Royal Caribbean

A gameshow-style sales incentive

Bringing some gameshow glamour to travel agents.

  • Digital
  • Campaigns

Travel agents spend their days selling holidays that people excitedly count down to. When Royal Caribbean asked us to help reach travel agents to sell more cruises, we flipped the roles and set the clock ticking.

Gameshow glamour

The idea was simple – create a sales campaign with a digital core that ends with 15 winners winning a holiday to South Africa.

Our insight showed that travel agents were already used to being offered incentives and deals from lots of brands. To cut through the noise, we needed an idea that resonated with an audience who pick and choose which cruise operator they promote based on the reward on offer.

Further investigations revealed that, typically, travel agents spend a large proportion of their free time watching TV gameshows that offer contestants chances to win life-changing prizes. So we took that idea and launched Countdown to South Africa.

Quick-fire countdown

Unlike our year-long sales incentives for Ideal Bathrooms and Grahams, this incentive lasted just 35 days, so tonally this campaign was much more snappy and high-octane. Each day, contestants were invited to visit their microsite and complete two daily tasks to earn points.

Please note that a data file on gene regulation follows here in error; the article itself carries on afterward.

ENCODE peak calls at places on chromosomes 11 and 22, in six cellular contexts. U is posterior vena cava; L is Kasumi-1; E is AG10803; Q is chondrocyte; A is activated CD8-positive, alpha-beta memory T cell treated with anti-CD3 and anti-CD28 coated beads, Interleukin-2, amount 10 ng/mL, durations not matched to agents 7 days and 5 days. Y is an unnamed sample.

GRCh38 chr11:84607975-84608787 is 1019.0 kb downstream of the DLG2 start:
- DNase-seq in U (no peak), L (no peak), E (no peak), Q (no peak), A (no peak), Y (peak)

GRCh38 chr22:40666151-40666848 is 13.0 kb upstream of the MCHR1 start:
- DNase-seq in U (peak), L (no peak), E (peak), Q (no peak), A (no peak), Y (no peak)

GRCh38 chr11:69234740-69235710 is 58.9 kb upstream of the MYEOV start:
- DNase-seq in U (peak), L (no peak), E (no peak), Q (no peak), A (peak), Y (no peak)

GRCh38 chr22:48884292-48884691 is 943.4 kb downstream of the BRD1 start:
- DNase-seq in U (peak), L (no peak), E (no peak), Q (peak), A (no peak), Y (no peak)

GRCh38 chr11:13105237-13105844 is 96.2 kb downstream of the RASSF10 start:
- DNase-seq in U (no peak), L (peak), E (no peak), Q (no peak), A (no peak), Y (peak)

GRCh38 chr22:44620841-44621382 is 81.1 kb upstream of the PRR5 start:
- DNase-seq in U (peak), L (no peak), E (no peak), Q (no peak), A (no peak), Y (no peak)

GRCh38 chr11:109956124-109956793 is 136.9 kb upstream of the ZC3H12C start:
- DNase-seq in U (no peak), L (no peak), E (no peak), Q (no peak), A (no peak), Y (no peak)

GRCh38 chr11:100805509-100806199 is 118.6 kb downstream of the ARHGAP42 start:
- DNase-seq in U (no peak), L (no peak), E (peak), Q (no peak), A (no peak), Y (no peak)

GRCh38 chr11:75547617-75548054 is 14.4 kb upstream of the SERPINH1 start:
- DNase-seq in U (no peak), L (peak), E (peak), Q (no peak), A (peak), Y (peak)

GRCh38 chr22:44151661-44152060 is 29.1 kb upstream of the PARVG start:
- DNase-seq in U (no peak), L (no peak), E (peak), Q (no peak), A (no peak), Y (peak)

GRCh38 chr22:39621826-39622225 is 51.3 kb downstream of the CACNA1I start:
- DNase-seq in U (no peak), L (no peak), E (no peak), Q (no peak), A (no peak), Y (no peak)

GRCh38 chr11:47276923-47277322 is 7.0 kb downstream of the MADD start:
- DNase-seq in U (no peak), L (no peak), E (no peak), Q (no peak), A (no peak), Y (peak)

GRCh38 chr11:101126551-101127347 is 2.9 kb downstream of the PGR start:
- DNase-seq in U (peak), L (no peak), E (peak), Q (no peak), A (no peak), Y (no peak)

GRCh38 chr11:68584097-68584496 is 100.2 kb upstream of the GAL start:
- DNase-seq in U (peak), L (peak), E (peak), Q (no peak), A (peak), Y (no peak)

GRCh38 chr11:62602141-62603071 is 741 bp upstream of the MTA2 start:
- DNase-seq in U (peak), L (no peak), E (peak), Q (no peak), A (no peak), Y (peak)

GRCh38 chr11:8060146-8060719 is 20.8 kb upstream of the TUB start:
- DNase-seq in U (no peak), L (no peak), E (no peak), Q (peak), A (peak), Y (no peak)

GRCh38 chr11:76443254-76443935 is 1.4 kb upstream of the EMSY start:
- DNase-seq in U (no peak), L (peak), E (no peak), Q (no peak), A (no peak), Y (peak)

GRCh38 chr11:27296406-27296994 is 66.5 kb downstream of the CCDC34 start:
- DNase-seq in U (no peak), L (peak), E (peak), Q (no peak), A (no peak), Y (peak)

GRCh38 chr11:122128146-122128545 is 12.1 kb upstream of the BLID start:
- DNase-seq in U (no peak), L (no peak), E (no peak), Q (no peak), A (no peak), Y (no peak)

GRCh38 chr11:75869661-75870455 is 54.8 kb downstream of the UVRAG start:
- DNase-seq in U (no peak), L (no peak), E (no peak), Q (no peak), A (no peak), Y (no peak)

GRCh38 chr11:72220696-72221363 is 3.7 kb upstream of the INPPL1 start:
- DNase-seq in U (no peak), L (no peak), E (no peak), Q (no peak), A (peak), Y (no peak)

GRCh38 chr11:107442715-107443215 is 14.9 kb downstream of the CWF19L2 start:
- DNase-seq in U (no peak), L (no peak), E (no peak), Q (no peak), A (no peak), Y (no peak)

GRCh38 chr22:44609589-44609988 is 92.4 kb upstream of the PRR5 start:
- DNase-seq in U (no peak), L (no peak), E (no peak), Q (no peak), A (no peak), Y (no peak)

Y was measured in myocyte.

Another difference was this one didn’t focus solely on sales – educating the agents about Royal Caribbean’s offering was just as important. So we created a game that equally weighted participation against sales, so those agents in low sales areas weren’t at a disadvantage.

The tasks – spot the difference, quizzes, social shares – were all designed to provide information about Royal Caribbean and its offering. Points were awarded for correct answers, and contestants could also log their sales for bonus points.

As well as the game board, the microsite housed a leaderboard and all the information contestants needed to compete so they could track their progress and see how close they were to a holiday of a lifetime.

Countdown to South Africa lasted just over a month, but its impact will be remembered for much longer.